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Patient outcomes following a response biomarker-guided approach to treatment using 177Lu-PSMA-I&T in men with metastatic castrate-resistant prostate cancer (Re-SPECT).

BACKGROUND: 177 LuPSMA is an effective treatment in metastatic castrate-resistant prostate cancer with trials adopting a standardised dose interval. Adjusting treatment intervals utilising early response biomarkers may improve patient outcomes.

OBJECTIVE: This study evaluated progression-free survival (PFS) and overall survival (OS) based on treatment interval adjustment utilising 177 LuPSMA 24-h SPECT/CT (177 Lu-SPECT) and early prostate-specific antigen (PSA) response.

DESIGN: Retrospective analysis of a clinical 177 Lu-PSMA-I&T treatment programme.

METHODS: In all, 125 men were treated with 6-weekly 177 LuPSMA-I&T [median 3 cycles, interquartile range (IQR): 2-4], median dose 8.0 GBq [95% confidence interval (CI): 7.5-8.0]. Imaging screening involved 68 GaPSMA-11 PET/diagnostic CT. 177 Lu-SPECT/diagnostic CT was acquired following each therapy, and clinical assessments 3-weekly. Following dose 2 (week 6), a composite PSA and 177 Lu-SPECT/CT imaging response [partial response (PR), stable disease (SD), and progressive disease (PD)] determined ongoing management. Response group (RG) 1 (marked reduction in PSA/imaging PR) break in treatment until subsequent PSA rise, then re-treatment. RG 2 (stable or reduced PSA and/or imaging SD) 6-weekly treatments until six doses, or no longer clinically benefitting. RG 3 (rise in PSA and/or imaging PD) recommended for an alternative treatment.

RESULTS: Overall PSA50% response rate (PSARR) was 60% (75/125), median PSA-PFS 6.1 months (95%CI: 5.5-6.7), and median OS 16.8 months (95%CI: 13.5-20.1). 35% (41/116) were classified as RG 1, 34% (39/116) RG 2, and 31% (36/116) RG 3. PSARRs by RG were 95% (38/41), 74% (29/39), and 8% (3/36); median PSA-PFS rates were 12.1 months (95%CI: 9.3-17.4), 6.1 months (95%CI: 5.8-9.0), and 2.6 months (95%CI: 1.6-3.1); and OS rates were 19.2 months (95%CI: 16.8-20.7), 13.2 months (95%CI: 12.0-18.8), and 11.2 months (95%CI: 8.7-15.6) for RG 1, 2, and 3, respectively. The median months of 'treatment holiday' for RG 1 was 6.1 months (IQR: 3.4-8.7). Nine men had received prior 177 LuPSMA-617 and were retreated with 177 LuPSMA-I&T, with a PSARR of 56% on re-treatment.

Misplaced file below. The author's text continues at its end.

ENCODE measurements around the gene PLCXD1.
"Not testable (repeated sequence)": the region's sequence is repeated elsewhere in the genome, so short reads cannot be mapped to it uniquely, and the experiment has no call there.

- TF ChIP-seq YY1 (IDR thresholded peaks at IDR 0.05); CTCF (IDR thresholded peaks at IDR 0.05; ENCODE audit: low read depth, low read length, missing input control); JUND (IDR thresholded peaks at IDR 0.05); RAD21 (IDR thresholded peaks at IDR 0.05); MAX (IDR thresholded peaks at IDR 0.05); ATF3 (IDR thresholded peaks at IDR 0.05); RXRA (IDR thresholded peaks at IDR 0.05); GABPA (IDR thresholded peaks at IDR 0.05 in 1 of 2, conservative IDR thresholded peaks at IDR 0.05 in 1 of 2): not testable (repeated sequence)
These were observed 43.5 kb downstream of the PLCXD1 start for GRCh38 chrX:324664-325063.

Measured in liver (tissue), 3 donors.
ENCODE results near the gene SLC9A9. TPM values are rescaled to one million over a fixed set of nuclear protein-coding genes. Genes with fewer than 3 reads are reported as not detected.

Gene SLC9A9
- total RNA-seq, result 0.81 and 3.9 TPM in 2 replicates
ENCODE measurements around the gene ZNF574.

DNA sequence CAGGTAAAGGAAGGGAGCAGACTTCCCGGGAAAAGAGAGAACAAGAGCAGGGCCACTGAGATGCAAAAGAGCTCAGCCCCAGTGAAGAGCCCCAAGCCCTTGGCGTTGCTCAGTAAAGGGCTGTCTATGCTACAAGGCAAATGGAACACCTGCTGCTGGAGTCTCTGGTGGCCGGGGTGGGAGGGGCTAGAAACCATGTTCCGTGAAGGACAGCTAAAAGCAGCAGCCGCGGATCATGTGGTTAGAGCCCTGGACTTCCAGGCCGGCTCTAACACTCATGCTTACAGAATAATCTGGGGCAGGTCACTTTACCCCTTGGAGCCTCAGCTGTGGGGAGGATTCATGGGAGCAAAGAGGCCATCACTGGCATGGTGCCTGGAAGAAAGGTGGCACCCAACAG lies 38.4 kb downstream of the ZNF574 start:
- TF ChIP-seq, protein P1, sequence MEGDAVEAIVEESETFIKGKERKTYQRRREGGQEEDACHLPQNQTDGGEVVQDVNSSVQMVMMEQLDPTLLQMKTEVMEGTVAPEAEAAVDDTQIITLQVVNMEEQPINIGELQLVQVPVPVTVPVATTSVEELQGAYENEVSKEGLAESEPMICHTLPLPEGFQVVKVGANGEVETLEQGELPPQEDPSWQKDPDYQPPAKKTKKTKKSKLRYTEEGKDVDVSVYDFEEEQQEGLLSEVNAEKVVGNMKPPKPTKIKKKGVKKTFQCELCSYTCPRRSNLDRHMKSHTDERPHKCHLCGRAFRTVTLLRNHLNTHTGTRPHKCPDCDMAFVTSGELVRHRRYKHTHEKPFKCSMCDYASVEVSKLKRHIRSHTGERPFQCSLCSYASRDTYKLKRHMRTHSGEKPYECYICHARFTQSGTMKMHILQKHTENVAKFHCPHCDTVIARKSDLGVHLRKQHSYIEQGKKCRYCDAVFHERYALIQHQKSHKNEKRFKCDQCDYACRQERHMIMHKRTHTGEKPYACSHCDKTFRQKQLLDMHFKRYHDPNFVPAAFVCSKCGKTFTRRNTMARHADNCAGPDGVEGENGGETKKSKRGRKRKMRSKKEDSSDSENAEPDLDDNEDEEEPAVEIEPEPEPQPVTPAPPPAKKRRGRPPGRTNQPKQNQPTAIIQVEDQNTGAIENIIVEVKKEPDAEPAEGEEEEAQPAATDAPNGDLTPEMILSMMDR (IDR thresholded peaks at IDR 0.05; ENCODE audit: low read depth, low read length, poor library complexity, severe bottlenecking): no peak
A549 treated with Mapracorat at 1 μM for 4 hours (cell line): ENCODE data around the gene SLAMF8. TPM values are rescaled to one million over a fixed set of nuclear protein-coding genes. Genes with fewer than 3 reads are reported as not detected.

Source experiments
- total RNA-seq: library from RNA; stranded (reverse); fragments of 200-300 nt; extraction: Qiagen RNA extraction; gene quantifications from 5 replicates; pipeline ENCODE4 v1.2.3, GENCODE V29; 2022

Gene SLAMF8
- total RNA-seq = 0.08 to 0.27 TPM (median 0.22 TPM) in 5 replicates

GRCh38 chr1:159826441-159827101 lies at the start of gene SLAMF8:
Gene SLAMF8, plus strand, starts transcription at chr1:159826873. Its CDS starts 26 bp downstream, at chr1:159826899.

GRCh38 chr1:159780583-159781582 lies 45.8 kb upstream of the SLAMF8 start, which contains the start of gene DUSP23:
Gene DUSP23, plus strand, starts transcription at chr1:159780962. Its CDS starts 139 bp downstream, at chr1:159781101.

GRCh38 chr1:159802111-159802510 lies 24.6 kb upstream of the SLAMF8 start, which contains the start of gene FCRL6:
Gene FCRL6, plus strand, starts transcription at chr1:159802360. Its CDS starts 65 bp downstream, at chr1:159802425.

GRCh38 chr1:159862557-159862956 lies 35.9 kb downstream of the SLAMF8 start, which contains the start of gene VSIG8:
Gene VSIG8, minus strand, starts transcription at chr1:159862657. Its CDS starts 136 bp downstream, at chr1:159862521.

CONCLUSION: Personalising dosing regimens using early response biomarkers with 177 LuPSMA has the potential to achieve similar treatment responses to continuous dosing while allowing treatment breaks or intensification. Further evaluation of early response biomarker-guided treatment regimens in prospective trials is warranted.

PLAIN LANGUAGE SUMMARY: Lutetium-PSMA therapy is a new therapy for metastatic prostate cancer that is well tolerated and effective. However, not all men respond equally, with some responding very well and others progressing early. Personalising treatments require tools that can accurately measure treatment responses, preferably early in the treatment course, so adjustments to treatment can be made. Lutetium-PSMA can measure tumour sites after each therapy by taking whole body 3D images at 24 h using a small radiation wave from the treatment itself. This is called a SPECT scan. Previous work has shown that both prostate-specific antigen (PSA) response and changes in tumour volume on a SPECT scan can predict how patients will respond to treatment as early as dose 2. This study demonstrates that stratifying how men are treated based on the results of the 6-week SPECT scan and PSA response potentially allows a third of men to have break in treatment and that these men have both longer time to disease progression and OS. Men with an increase in tumour volume and increase in PSA early in treatment (6 weeks) had shorter time to disease progression and OS. Men with early biomarker disease progression were offered alternative treatments early in an attempt to allow the opportunity to allow a more effective potential therapy, if one was available. The study is an analysis of a clinical programme, and was not a prospective trial. As such, there are potential biases that could influence results. Hence, while the study is encouraging for the use of early response biomarkers to guide better treatment decisions, this must be validated in a well-designed clinical trial.

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